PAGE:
Japan is preparing for a more assertive posture as the remnants of its historical injury wear off. The Instrument of Surrender, signed in 1945, contained, amongst others, the condition for a demilitarised Japan. It imposed crippling terms to ensure Japan would not rise again as a military power. This state has persisted since the end of the Second World War. However, the recent flux in Japanese policies indicates that Japan is ready to assume an active role in shaping the future through military means if necessary. As per Tokyo’s vision, currently, the country is revising its military policy owing to changing national perceptions and geopolitical developments. It has put forward three key documents, including the National Security Strategy (NSS), the National Defence Strategy, and the Defence Buildup Plan. In addition to these policies imbuing Japan with a more offensive posture, its Official Security Assistance (OSA) is also significant for the extension of the country’s military capabilities. The OSA stresses the need for a change in Japan’s capabilities and policies, given that the contemporary international security environment is the most complex ever since the end of the Second World War.
Previously, Japan has mainly focused on peace-building and humanitarian efforts through initiatives such as the Official Development Assistance (ODA) program, which focused on providing financial and technological cooperation and disaster relief, amongst other thematic areas of global concern. Specific channels within the ODA, such as the Japan International Cooperation Agency (JICA), have helped Japan target key areas of international assistance, including the climate and food sectors. These have helped build Japan’s soft power. In addition, Japan has also been involved with multilateral security and assistance initiatives, including United Nations Peacekeeping Operations and International Security Assistance Force (ISAF) in Afghanistan, where it has worked on major development and reconstruction projects. This has been supplemented by national-level efforts, including its national counterterrorism strategy and Counter-Terrorism Unit-Japan (CTU-J), through which it extended counterterrorism assistance internationally.
On the one hand, Japan is ready to shoulder its responsibilities in the region and beyond as a growing power. On the other hand – as the provisions of the OSA indicate – it is also not drastically parting ways with its previous cautious stance on military matters.
In contrast, Japan’s military role is much more pronounced in its contemporary foreign policy. The NSS approved in December 2022 marked the beginning of this shift. Under this broader policy, Japan has highlighted the importance of its relations with the US, its commitment to “a Free and Open International Order”, and the threats from North Korean, Russian, and Chinese activities around its neighbourhood and beyond. Under this broader umbrella of the NSA, the OSA envisions a more active role for Japan beyond its national borders. It solidifies infrastructure and development assistance, in addition to supplies and equipment for “like-minded countries” to strengthen and improve their deterrence capabilities and their security capacities. This marks a clear departure from its erstwhile abstinence in the military domain. The project details for the OSA also state that it will be limited to those fields which do not relate directly to any international conflict, including “international peace cooperation operations”, “humanitarian activities”, and “activities for ensuring peace, stability and security based on the rule of law”.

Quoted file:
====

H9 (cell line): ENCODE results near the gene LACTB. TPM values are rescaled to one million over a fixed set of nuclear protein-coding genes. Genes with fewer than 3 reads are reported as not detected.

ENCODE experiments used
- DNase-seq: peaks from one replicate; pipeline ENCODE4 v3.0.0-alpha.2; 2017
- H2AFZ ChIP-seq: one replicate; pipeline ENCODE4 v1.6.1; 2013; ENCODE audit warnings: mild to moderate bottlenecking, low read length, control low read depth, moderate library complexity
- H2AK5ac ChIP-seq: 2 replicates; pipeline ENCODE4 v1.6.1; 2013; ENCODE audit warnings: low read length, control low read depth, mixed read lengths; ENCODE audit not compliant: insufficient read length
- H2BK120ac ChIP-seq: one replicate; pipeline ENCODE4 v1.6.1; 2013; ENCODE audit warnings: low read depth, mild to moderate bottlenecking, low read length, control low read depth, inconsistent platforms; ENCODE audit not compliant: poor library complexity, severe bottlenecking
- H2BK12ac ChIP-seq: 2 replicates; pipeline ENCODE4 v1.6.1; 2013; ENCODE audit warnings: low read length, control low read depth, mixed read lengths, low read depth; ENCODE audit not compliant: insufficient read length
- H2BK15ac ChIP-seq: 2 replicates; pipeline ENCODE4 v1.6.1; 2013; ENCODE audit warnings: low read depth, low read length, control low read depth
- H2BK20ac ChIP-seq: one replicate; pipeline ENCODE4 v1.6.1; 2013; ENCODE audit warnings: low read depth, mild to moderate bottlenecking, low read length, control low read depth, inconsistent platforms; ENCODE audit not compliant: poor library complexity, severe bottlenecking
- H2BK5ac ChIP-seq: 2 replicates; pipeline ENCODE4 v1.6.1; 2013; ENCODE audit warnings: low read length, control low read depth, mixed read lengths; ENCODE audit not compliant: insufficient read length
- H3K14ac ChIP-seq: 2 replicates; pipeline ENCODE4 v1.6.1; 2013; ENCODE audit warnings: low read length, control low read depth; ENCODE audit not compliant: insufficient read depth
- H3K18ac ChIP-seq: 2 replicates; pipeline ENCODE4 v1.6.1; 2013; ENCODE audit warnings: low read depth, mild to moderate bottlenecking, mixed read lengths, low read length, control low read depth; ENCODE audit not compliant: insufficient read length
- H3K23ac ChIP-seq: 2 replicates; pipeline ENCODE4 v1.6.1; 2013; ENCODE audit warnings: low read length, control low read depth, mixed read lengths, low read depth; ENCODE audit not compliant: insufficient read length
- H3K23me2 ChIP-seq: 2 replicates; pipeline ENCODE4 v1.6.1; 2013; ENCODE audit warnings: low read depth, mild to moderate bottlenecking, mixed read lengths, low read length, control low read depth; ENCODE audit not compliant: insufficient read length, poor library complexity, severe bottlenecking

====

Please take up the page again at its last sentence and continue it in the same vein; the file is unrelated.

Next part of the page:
This allows the OSA to maintain a vague stance while creating provisions for military assistance. With a view to its previous iterations of the threats from North Korea, China, and Russia, for example, it is rather ambiguous how this policy stance will play out in reality. Given China’s expanding maritime and military capabilities and the hostile Russian approach, Japan stresses – at the very least – effective deterrence capabilities. Paired with its domestic military development, the OSA provides an instrument for enacting its policy aspirations in the future. While it maintains that it will not participate in any activities related to international conflicts, the OSA can provide a loophole for Japan to counter the Chinese and other threats by invoking the needs of “like-minded countries” should conflicts take shape, which is unacceptable or unfavourable for Japan.
The NSS and the OSA, in particular, signal that, on the one hand, Japan is ready to shoulder its responsibilities in the region and beyond as a growing power. On the other hand – as the provisions of the OSA indicate – it is also not drastically parting ways with its previous cautious stance on military matters. The emerging geopolitical conditions also favour this policy stance. It is especially aided by the US’ increasing delegation of authority to regional actors and powers around the globe. These policies will provide more leverage to Japan to steer matters in its neighbourhood and possibly beyond. In the near future, for instance, it can increasingly influence the implementation of the United Nations Convention on the Law of the Sea (UNCLOS) in the South China Sea region. While care must be taken not to overstate the importance of these policies or overanalyse Japan’s ambitions, these policies are significant for the precedent they set and the potential influence they will help the country wield in the future. Especially given the rise of alliances and multilateral ambitions, including the QUAD, Japan has assumed an expanded role in the region and possibly beyond. The OSA and the NSS will be instrumental in enacting all such future ambitions. For the global order, this means an expanding multipolarity and the increasing emergence of new alliances, with a likelihood of more complicated global power politics and conflicts.